Compared to other advanced high-strength steels, transformation-induced plasticity (TRIP) steels exhibit better ductility at a given strength level and can be used to produce complicated automotive parts. This enhanced formability comes from the transformation of retained austenite to martensite during plastic deformation. In this study, as a first step in predicting optimum processing parameters in TRIP steel productions, a micromechanical finite element model is developed based on the actual microstructure of a TRIP 800 steel. The method uses a microstructure-based representative volume element (RVE) to capture the complex deformation behavior of TRIP steels. The mechanical properties of the constituent phases of the TRIP 800 steel and the fitting parameters describing the martensite transformation kinetics are determined using the synchrotron-based in-situ high-energy X-ray diffraction (HEXRD) experiments performed under a uniaxial tensile deformation. The experimental results suggest that the HEXRD technique provides a powerful tool for characterizing the phase transformation behavior and the microstress developed due to the phase-to-phase interaction of TRIP steels during deformation. The computational results suggest that the response of the RVE well represents the overall macroscopic behavior of the TRIP 800 steel under deformation. The methodology described in this study may be extended for studying the effects of the various processing parameters on the macroscopic behaviors of TRIP steels.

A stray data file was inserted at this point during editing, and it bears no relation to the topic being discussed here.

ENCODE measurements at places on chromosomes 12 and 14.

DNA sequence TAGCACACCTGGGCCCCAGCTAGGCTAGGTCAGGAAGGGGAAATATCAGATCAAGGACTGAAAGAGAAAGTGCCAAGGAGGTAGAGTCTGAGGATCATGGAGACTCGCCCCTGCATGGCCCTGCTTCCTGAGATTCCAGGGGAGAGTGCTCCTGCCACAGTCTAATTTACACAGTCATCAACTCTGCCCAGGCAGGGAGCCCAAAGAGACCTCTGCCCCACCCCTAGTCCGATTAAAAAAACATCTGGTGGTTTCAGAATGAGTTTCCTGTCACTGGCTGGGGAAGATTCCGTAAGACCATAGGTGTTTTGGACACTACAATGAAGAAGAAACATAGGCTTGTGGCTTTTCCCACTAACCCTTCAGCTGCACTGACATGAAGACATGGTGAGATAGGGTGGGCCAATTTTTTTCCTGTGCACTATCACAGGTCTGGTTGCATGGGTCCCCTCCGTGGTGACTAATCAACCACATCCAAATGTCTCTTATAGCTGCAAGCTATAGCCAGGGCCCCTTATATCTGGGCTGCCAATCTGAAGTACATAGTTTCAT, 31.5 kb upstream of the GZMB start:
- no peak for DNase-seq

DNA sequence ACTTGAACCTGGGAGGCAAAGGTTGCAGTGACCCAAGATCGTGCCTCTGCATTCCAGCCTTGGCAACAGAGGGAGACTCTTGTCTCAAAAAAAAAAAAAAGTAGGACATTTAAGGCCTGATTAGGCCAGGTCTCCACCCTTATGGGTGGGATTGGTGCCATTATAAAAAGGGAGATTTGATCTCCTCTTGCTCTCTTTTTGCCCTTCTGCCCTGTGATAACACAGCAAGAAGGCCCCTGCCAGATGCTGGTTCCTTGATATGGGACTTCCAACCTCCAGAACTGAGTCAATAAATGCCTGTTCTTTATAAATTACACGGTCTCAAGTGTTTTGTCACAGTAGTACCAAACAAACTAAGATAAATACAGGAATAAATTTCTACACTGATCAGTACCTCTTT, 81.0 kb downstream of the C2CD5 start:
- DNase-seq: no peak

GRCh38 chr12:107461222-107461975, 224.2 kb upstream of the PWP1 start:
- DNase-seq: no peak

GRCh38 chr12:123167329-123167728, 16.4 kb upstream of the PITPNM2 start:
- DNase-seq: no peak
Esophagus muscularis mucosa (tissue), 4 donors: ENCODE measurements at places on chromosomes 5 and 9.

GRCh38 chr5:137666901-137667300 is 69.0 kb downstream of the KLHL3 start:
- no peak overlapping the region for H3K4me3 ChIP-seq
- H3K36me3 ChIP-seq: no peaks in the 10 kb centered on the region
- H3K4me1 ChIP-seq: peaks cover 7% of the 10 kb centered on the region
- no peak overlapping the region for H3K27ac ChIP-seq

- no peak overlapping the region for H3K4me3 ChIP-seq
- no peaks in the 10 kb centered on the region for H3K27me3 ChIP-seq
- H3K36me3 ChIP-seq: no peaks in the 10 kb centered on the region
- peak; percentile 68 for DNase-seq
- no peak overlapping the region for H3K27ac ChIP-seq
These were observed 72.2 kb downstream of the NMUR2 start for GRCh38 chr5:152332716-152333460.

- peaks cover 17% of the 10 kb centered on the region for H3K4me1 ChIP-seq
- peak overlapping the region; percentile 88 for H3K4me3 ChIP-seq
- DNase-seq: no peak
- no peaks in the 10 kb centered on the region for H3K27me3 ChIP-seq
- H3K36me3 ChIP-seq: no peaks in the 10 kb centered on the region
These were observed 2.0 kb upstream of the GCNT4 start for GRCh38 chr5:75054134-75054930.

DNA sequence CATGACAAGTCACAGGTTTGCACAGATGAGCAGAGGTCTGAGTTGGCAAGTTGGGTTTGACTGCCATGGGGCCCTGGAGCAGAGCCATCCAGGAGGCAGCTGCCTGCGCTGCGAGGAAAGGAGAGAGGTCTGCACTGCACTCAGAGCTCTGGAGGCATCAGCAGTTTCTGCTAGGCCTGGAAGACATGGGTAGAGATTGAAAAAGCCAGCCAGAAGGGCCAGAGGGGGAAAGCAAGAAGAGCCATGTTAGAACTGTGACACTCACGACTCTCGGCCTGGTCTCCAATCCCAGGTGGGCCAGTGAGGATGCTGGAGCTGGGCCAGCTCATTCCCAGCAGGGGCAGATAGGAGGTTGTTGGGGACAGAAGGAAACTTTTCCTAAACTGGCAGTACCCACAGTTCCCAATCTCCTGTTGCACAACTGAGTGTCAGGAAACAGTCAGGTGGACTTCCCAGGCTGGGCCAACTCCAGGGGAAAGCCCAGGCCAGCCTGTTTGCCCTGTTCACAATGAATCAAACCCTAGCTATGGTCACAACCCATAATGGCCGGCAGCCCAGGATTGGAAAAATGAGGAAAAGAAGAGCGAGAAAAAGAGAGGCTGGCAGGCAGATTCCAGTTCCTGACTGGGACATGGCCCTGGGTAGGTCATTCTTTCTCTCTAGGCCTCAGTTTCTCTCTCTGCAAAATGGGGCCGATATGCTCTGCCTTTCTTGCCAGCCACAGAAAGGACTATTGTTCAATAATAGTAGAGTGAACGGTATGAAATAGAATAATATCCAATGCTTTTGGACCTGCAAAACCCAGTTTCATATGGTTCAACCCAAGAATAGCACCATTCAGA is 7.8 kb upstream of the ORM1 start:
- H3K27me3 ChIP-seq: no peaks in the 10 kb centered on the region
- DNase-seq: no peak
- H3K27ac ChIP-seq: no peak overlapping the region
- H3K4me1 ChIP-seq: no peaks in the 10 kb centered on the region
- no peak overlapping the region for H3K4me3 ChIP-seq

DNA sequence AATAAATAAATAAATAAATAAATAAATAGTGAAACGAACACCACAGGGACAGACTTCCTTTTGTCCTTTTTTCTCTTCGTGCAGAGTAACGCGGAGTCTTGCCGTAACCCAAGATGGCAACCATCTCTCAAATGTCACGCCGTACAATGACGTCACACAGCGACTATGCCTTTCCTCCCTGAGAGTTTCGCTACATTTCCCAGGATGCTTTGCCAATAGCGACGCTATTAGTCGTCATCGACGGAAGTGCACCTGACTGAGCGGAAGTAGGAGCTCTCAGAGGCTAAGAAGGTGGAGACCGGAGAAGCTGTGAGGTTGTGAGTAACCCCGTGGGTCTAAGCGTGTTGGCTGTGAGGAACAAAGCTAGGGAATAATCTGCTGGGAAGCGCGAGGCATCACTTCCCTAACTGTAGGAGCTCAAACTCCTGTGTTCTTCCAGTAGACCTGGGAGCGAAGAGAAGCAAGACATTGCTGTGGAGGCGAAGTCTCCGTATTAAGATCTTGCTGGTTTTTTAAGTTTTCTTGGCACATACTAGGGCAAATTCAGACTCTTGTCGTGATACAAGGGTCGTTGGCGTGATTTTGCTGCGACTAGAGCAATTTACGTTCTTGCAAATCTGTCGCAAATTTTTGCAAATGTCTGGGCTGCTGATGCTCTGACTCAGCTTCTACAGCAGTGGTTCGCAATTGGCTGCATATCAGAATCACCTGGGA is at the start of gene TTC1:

|Number of pages||8|
|Journal||Metallurgical and Materials Transactions A: Physical Metallurgy and Materials Science|
|Publication status||Published - 16 Oct 2008|
ASJC Scopus subject areas
- Condensed Matter Physics
- Mechanics of Materials
- Metals and Alloys